A Spokane County Superior Court judge sued his neighbor over cat pee, then successfully argued to have the case records sealed from public view.
A Friday hearing could determine whether those records stay closed.
The case began last year when Judge Michael Price and his wife, Claire, sought a “restraining order” against their neighbor’s cat because the animal was routinely using the back porch of their South Hill home as a litter box, according to the couple’s attorney, Bob Dunn.
“It got to the point where the Price family couldn’t go outside and enjoy themselves because of the smell,” said Dunn, who characterized the case as “a silly dispute between neighbors.”
An employee with the Spokane County Regional Animal Protection Service confirmed that animal control responded to Price’s address at least once last year for a “cat at large.”
Said Dunn, “There’s a city ordinance that says you got to keep your cat on a leash if you let it outside, and a lot of people don’t know that.”
The cat’s owner, Jennifer Tanaka-Fees, who shares a backyard fence with the Price family, declined to comment. So did her attorney, Jeffry Finer.
A message left with Michael Price’s chambers was not immediately returned Wednesday. And attorney Steven Hughes, who represented Price during most of the legal proceedings, referred questions to Dunn.
The legal case was recently resolved, but the outcome wasn’t immediately clear. Dunn said there was no trial and no one recovered financial damages.
Judge Patrick Monasmith, who visited from Stevens County to hear the case, ordered almost all of the case records sealed in November.
That two-page sealing order appears to be the only publicly accessible document in the case. In it, Monasmith wrote that he was “mindful of pertinent case law and statutory authority” and named four previous Washington cases that challenged sealing orders, but he did not elaborate on his reasoning.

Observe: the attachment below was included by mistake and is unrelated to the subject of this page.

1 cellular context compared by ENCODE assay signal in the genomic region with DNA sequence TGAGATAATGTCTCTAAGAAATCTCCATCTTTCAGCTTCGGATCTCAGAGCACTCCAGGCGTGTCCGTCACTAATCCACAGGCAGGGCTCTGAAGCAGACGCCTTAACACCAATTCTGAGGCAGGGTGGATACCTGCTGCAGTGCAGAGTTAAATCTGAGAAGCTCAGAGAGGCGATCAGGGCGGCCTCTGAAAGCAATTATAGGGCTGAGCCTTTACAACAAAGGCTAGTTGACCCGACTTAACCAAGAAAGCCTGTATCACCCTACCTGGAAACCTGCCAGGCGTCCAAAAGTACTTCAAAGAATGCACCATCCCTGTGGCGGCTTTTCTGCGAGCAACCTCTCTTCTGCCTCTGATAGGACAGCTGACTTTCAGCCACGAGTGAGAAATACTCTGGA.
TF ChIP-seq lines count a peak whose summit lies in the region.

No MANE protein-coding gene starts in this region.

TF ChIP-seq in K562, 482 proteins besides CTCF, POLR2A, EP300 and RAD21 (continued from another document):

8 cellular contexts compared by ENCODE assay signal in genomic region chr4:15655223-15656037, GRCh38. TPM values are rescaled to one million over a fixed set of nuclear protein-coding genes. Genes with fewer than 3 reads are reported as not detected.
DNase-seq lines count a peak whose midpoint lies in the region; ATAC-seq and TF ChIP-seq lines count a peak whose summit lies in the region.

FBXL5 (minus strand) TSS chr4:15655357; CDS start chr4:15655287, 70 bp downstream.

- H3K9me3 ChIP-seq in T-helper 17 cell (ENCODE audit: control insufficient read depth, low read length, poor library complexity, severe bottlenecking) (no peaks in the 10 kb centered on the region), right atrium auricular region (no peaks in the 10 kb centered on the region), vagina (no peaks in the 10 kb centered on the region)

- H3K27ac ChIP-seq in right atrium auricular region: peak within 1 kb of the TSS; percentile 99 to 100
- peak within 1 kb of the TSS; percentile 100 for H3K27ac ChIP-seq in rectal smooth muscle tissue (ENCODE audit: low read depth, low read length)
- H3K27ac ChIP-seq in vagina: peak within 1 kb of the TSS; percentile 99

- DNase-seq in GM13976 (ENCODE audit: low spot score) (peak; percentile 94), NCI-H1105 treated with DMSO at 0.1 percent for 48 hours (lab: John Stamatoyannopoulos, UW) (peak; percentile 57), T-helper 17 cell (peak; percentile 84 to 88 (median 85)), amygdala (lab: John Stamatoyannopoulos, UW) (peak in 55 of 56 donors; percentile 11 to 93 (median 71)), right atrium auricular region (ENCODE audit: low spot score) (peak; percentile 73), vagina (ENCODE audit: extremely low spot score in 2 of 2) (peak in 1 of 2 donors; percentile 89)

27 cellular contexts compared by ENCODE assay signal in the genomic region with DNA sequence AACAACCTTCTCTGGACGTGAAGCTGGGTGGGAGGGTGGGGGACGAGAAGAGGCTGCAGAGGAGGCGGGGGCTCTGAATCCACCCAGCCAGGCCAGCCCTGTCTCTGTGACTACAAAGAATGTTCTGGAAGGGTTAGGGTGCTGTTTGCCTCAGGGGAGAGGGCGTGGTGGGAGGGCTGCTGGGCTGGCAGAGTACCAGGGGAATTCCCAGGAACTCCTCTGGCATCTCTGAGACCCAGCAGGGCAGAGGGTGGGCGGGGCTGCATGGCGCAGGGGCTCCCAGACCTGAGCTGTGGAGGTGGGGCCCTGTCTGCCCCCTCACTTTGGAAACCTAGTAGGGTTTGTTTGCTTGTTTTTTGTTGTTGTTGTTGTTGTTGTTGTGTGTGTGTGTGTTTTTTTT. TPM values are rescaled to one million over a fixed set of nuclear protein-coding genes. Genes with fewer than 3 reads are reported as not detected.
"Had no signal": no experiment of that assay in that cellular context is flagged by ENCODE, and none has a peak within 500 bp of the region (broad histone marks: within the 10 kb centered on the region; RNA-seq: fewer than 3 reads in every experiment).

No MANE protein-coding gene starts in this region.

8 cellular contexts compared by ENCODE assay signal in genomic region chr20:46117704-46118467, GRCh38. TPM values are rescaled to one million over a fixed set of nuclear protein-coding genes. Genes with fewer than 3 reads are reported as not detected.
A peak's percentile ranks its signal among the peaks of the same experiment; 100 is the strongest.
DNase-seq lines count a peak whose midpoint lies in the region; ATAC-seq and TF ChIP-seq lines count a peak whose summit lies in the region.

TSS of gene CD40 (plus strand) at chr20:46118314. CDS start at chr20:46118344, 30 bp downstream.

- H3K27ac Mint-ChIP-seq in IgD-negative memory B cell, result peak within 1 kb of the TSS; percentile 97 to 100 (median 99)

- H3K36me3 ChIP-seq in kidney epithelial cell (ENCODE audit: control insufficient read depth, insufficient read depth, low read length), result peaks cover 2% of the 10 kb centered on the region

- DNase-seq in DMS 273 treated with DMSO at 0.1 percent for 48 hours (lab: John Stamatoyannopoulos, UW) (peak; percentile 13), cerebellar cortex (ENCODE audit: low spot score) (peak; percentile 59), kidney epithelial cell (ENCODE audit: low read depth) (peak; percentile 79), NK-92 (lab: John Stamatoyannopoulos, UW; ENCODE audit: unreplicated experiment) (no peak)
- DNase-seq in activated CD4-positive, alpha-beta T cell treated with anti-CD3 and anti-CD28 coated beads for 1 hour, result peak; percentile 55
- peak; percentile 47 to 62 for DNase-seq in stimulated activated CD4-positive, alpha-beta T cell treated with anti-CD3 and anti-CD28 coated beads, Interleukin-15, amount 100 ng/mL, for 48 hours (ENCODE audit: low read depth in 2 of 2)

Dunn said Price wanted the records sealed because he didn’t want personal information known to criminals seeking retaliation for their prison sentences.
“The case was put under seal to protect Judge Price’s identity and where he lives, being that he’s involved in felony sentencings,” Dunn said.
He added that Price, who was appointed to the Superior Court in 2003, typically deals with more serious legal matters.
“He’s presided over some of the most notorious murder cases in Spokane County in the past few years,” Dunn said. “I think it’s probably an embarrassment that he had to take an action against his neighbor.”
Dunn also downplayed the feline fiasco, calling it “much ado about nothing.”
Eugene Volokh, meanwhile, believes people have a right to know what’s in those court records.
Volokh, a law professor at the University of California, Los Angeles, who runs a popular blog called the Volokh Conspiracy, has filed a lengthy motion to unseal the case, which Judge Monasmith is expected to consider during a hearing on Friday afternoon.
“I think that the sealing order is incorrect under Washington law and under the First Amendment,” said Volokh, who’s known as an authority on free speech issues and recently intervened to unseal a libel case in Nevada.
“I’m not a lawyer in Washington, but because I’m intervening on my own behalf, I believe I’m entitled to do that,” Volokh said. “Everybody has an individual right to get access to court files.”
The hearing is scheduled to begin at 1 p.m.
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